Time Out Chicago has a list of non-Equity Jeff Award winners introed with a short recap of the ceremony — which seems like it was a bit of a disaster. I mean it’s one thing to be underrehearsed, but quite another thing to read the wrong name of the winner and not notice it until after the poor person has taken the stage and started giving her acceptance speech. WTF?
[Edit: The Jeff Committee is now saying both winners were intended to receive the award. I, however, think this is just a sloppy way to save face for all involved.]
However, having the Heddatron robots present awards I’d imagine put a bit more win into what sounds like an otherwise headachy affair.
As for the winners, while I had some issues with Hypocrites’ conceptual take on Cabaret, it was certainly a daring and memorable production. And everyone else seems to have loved it — it nearly swept the musical awards, winning best production of a musical, best direction of a musical (Matt Hawkins), best actress in a musical (Jessie Fischer, who’s doing some great work as Frenchie in The Original Grease), best supporting actress in a musical (Kate Harris) and best costume designs (Alison Siple).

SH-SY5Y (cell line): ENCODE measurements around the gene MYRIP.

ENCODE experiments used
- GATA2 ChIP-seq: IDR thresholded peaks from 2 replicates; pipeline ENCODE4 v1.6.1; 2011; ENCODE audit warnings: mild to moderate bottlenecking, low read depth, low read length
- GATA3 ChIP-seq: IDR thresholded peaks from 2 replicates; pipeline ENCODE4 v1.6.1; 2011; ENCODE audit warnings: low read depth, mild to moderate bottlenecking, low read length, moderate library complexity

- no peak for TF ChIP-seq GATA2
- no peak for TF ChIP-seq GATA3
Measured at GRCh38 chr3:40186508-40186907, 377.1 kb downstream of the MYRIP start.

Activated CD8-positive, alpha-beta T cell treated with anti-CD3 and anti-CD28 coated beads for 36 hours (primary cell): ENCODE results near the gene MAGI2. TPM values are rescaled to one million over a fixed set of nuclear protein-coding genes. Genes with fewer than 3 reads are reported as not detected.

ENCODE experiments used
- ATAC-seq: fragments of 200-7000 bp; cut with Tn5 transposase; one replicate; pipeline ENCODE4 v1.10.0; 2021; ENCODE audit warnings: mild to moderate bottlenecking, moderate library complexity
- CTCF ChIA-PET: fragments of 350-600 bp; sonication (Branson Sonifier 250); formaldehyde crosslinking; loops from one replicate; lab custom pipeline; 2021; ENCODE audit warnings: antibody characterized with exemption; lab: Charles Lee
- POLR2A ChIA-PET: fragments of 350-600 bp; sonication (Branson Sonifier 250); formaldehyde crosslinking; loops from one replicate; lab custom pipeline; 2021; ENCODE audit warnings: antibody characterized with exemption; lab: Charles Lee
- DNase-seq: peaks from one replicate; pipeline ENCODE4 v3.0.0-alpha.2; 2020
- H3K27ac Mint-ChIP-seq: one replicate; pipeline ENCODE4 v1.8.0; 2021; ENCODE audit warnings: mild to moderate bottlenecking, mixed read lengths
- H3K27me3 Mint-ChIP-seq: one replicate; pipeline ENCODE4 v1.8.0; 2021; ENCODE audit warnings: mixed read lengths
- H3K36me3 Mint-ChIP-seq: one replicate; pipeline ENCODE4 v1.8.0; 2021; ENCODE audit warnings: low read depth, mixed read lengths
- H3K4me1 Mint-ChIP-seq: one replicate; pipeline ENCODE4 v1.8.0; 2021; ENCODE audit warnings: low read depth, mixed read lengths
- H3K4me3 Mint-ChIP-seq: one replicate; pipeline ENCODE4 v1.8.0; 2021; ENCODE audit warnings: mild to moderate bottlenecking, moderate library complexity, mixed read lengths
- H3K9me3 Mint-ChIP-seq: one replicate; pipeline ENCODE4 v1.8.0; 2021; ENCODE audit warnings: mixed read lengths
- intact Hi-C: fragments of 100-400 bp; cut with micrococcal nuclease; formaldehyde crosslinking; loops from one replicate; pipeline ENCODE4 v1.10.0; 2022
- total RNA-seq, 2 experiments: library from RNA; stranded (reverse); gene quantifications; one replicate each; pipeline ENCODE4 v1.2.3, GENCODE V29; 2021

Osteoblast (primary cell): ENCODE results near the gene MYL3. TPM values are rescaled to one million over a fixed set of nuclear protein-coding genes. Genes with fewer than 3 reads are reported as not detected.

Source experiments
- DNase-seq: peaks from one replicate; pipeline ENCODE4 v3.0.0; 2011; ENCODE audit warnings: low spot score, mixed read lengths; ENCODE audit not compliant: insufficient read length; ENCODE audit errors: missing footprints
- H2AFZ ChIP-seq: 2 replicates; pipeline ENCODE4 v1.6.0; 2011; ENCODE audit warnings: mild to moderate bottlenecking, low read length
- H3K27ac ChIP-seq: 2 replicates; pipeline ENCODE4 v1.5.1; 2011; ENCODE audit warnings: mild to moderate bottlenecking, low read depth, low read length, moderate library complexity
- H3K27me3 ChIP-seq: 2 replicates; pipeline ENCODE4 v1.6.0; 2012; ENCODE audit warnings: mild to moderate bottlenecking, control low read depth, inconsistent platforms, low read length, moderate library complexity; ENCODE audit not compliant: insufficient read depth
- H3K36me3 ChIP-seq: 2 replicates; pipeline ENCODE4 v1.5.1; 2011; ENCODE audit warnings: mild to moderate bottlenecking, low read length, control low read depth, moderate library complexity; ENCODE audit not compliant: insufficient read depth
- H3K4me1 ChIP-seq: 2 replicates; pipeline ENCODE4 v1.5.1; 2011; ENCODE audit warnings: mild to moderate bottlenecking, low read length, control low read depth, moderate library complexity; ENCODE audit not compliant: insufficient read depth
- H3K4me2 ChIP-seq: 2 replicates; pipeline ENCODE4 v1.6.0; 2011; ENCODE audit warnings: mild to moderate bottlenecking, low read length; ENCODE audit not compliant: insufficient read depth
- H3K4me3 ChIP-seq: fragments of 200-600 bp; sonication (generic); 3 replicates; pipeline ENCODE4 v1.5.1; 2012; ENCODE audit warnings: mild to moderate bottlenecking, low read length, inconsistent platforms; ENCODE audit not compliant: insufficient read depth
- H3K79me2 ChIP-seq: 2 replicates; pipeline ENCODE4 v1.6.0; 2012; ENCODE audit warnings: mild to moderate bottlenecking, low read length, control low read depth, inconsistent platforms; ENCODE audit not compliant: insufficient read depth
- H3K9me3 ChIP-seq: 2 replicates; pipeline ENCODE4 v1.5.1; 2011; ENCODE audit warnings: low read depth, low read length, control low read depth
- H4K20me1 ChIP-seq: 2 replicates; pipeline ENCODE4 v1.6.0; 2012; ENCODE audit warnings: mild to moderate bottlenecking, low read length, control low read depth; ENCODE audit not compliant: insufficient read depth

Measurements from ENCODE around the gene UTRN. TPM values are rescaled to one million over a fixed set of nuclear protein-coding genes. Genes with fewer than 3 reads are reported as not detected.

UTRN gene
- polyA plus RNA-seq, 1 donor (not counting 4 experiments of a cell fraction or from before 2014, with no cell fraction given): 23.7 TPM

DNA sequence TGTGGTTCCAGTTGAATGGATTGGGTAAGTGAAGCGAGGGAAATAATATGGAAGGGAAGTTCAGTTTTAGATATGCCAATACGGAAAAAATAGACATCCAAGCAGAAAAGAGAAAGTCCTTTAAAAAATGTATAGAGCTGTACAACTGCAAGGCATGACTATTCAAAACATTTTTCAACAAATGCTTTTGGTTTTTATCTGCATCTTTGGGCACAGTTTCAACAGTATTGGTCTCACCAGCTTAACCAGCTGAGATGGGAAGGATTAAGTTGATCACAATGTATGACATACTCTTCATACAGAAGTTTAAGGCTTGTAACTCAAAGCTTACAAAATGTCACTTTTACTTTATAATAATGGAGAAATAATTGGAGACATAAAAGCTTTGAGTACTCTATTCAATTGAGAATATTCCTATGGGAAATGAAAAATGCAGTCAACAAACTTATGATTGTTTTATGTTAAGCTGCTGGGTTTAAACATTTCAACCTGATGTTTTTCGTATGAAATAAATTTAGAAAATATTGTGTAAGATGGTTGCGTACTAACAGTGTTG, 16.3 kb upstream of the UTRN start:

I’m jazzed that The New Colony won their first Jeff Award for their incredibly catchy orignal tunes in That Sordid Little Story (written by Chris Gingrich, Henry Riggs, Thea Lux and Tara Sissom). In fact, you can download the show’s Jeff Award-winning tunes on their website. (I suspect this will be the first of many awards for this rapidly rising group.)
Brenda Didier also was deservedly honored for her athletic choreography in Theo Ubique’s Cats — some of the best work I’ve seen from a non-Equity musical production.
Finally, a BIG congratulations and thank you to all the winners and nominees! It’s great that our city can formally recognize all the hard work these artists bring to Chicago and our thriving storefront theatre scene. These folks break their necks to deliver groundbreaking live theatre for little (or typically no) pay. They do it for the pure love of the craft. To pay the bills, they often work a day job (or two or three) and fill their spare time creating in dusty, shoebox spaces.
Quite simply, Chicago theatre people — particularly of the non-Equity kind — are my superheroes, and I can’t thank them enough.